According to a 2011 study published in Equine Veterinary Journal, sudden death accounted for 3.5-19% of all flat horse racing fatalities. The main culprits might come as no surprise—cardiac failure, pulmonary (lung) failure, and pulmonary hemorrhage. But veterinarians with the California racing necropsy program have recently discovered another, less obvious cause: rat poison.

Rick Arthur, DVM, the equine medical director at the University of California, Davis, School of Veterinary Medicine, and colleagues took a closer look at sudden death incidents caused by rodenticide and racehorses’ risk of exposure to the poison. He presented his findings at the 2015 American Association of Equine Practitioners’ Convention, held Dec. 5-9 in Las Vegas.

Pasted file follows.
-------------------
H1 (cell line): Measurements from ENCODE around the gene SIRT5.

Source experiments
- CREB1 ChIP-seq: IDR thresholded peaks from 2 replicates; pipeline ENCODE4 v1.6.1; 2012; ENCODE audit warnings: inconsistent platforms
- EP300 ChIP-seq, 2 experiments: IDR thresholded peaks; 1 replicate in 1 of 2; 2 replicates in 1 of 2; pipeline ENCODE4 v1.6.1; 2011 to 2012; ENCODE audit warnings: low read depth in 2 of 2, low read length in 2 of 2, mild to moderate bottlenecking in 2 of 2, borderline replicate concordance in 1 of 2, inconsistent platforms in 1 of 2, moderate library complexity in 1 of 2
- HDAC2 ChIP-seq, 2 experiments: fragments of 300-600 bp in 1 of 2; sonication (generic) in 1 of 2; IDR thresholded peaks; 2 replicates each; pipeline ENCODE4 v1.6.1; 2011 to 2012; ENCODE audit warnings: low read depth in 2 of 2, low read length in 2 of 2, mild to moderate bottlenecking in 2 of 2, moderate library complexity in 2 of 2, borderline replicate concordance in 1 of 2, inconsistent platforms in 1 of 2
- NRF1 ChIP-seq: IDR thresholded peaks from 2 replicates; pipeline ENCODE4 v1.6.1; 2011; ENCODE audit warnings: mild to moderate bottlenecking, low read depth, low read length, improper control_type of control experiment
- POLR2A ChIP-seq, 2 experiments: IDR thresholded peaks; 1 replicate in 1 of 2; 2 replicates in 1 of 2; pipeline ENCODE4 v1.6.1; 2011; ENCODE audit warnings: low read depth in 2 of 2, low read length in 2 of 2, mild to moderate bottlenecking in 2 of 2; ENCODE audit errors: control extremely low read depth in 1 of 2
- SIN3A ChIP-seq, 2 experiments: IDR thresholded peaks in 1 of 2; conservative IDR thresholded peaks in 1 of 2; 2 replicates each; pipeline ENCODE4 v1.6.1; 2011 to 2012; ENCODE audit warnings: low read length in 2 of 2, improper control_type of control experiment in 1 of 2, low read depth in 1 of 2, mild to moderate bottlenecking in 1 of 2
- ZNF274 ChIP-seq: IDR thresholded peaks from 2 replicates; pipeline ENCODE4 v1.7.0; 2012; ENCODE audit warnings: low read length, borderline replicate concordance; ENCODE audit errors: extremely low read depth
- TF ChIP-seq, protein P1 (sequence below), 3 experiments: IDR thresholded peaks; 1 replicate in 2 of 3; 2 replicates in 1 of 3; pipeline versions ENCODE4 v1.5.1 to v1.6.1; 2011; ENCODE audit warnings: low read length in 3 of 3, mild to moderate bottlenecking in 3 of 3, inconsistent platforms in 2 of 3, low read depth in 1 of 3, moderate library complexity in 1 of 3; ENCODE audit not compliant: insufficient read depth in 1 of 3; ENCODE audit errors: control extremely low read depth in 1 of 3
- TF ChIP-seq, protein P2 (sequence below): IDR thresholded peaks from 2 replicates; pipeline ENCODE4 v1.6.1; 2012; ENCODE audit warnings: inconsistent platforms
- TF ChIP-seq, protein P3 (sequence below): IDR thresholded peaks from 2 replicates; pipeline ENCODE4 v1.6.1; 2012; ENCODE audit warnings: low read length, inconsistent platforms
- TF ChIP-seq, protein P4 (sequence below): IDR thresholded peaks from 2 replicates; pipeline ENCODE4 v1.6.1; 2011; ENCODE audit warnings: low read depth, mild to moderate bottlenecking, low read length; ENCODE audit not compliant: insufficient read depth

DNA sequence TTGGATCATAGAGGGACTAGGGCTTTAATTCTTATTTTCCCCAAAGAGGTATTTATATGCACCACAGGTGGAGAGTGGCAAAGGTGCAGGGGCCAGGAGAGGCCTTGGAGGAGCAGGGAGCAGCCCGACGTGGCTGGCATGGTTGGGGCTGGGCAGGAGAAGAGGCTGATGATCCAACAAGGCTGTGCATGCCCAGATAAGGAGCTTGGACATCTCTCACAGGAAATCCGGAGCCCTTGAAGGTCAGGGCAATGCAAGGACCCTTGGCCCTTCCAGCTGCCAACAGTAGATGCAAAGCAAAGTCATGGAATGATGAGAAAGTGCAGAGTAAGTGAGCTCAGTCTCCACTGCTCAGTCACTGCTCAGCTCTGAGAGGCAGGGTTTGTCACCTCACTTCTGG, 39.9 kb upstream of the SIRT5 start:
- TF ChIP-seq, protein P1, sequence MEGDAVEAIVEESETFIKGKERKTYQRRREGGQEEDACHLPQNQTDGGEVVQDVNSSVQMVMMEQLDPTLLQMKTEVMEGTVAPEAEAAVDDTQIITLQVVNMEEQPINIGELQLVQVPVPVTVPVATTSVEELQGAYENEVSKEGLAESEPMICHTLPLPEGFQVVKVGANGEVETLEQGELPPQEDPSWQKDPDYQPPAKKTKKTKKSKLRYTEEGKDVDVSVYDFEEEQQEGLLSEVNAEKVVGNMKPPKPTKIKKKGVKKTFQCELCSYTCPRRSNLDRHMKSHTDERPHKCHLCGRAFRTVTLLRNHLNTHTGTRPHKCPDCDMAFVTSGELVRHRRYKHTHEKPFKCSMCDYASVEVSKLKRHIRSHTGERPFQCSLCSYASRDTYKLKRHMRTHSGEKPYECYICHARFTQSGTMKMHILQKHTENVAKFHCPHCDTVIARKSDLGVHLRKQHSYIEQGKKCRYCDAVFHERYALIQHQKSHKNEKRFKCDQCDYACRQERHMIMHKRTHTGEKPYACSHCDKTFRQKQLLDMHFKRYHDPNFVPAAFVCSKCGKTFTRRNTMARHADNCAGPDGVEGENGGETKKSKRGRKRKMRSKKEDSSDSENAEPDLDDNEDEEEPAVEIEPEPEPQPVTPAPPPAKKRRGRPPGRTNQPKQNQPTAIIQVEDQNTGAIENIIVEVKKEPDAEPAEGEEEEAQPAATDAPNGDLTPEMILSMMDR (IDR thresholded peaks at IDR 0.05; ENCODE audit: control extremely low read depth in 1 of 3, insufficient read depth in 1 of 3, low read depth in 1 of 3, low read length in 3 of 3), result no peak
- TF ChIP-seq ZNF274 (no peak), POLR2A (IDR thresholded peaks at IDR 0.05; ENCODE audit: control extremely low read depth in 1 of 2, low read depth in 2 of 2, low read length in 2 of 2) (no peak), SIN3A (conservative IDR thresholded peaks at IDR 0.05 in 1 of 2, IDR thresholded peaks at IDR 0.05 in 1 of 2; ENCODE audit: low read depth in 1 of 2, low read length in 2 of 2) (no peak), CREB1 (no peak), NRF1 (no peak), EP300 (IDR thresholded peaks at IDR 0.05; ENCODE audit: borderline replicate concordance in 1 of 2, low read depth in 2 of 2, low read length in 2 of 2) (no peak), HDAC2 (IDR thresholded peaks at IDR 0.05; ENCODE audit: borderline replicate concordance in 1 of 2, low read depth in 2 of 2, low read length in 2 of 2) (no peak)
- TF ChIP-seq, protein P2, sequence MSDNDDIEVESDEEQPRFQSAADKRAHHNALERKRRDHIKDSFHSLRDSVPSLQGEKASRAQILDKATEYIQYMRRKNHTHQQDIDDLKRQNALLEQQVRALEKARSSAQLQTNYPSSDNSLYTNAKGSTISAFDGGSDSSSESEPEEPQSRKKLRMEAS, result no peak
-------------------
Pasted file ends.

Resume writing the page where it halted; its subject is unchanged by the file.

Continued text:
Over 22 months of racing from December 2012 through September 2014, six out of 374 sudden deaths on four California racetracks were due to idiopathic (having no obvious cause) hemorrhage. Necropsy results revealed traces of anticoagulant rodenticide in all six horses’ liver tissue. In essence, these substances inhibit the horses’ blood from clotting, causing massive internal bleeding.

The levels of anticoagulant rodenticide found upon necropsy, however, were well below what’s considered toxic in horses, Arthur said. Thus, he hypothesized, “strenuous exercise might alter the toxic threshold for anticoagulant rodenticide in these horses.”

These post-mortem discoveries prompted the California Horse Racing Board (CHRB) to launch extensive investigations to understanding the poison’s source. They evaluated each track’s pest control program an